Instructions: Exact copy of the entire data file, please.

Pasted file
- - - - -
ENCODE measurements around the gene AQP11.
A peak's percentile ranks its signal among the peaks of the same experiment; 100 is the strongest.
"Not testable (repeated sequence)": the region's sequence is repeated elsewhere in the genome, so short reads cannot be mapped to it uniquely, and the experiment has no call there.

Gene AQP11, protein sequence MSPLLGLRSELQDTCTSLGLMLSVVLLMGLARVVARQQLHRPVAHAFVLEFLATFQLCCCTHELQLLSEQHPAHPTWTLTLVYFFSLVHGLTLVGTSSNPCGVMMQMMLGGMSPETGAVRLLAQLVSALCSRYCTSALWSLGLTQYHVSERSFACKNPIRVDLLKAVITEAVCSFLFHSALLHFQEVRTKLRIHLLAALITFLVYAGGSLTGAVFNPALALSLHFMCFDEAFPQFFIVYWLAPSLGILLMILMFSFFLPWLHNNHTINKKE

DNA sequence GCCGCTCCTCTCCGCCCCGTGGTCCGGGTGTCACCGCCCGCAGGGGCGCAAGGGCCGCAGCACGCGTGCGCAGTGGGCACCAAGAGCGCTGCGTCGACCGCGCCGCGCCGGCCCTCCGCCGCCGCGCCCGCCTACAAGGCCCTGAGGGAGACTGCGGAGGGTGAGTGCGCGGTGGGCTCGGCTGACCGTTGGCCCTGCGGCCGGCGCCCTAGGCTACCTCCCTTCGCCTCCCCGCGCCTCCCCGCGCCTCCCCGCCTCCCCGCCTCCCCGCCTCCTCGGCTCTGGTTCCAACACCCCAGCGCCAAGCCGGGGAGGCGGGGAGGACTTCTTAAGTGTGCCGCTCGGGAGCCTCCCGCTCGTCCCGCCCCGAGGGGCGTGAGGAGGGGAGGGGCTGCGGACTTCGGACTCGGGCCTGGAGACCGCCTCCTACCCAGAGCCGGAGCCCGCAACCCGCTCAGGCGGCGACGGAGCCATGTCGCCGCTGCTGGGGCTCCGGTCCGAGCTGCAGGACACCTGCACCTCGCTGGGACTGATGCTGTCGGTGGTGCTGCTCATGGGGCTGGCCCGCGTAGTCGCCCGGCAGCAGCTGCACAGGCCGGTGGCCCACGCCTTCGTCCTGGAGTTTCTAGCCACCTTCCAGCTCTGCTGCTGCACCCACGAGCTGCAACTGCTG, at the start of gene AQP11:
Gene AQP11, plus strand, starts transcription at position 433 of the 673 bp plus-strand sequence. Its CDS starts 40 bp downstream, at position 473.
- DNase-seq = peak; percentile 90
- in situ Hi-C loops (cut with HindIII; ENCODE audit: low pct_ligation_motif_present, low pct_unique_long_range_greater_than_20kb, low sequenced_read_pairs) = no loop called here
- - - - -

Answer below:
ENCODE measurements around the gene AQP11.
A peak's percentile ranks its signal among the peaks of the same experiment; 100 is the strongest.
"Not testable (repeated sequence)": the region's sequence is repeated elsewhere in the genome, so short reads cannot be mapped to it uniquely, and the experiment has no call there.

Gene AQP11, protein sequence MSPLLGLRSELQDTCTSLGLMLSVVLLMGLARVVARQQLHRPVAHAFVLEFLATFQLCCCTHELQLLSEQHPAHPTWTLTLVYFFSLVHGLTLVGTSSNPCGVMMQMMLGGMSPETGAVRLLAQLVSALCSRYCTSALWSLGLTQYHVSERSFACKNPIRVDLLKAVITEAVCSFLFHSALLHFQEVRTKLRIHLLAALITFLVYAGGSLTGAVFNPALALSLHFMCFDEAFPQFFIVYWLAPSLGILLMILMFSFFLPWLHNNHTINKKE

DNA sequence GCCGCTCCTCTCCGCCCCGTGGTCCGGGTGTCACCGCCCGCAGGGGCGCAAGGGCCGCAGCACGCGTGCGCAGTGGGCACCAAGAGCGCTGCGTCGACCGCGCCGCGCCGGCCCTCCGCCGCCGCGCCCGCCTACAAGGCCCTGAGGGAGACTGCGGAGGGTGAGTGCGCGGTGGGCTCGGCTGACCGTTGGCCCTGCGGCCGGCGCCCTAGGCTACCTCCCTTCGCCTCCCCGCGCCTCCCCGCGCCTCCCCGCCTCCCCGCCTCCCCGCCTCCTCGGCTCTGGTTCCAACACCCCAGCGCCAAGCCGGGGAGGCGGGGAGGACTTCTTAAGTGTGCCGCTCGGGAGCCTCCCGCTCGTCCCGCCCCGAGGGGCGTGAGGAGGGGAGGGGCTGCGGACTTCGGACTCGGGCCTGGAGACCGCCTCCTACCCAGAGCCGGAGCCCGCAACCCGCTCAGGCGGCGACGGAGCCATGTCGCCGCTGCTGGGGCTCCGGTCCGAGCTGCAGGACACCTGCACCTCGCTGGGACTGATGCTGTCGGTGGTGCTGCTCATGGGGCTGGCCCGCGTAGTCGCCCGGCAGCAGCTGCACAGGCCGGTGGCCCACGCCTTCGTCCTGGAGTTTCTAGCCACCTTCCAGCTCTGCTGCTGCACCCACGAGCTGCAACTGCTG, at the start of gene AQP11:
Gene AQP11, plus strand, starts transcription at position 433 of the 673 bp plus-strand sequence. Its CDS starts 40 bp downstream, at position 473.
- DNase-seq = peak; percentile 90
- in situ Hi-C loops (cut with HindIII; ENCODE audit: low pct_ligation_motif_present, low pct_unique_long_range_greater_than_20kb, low sequenced_read_pairs) = no loop called here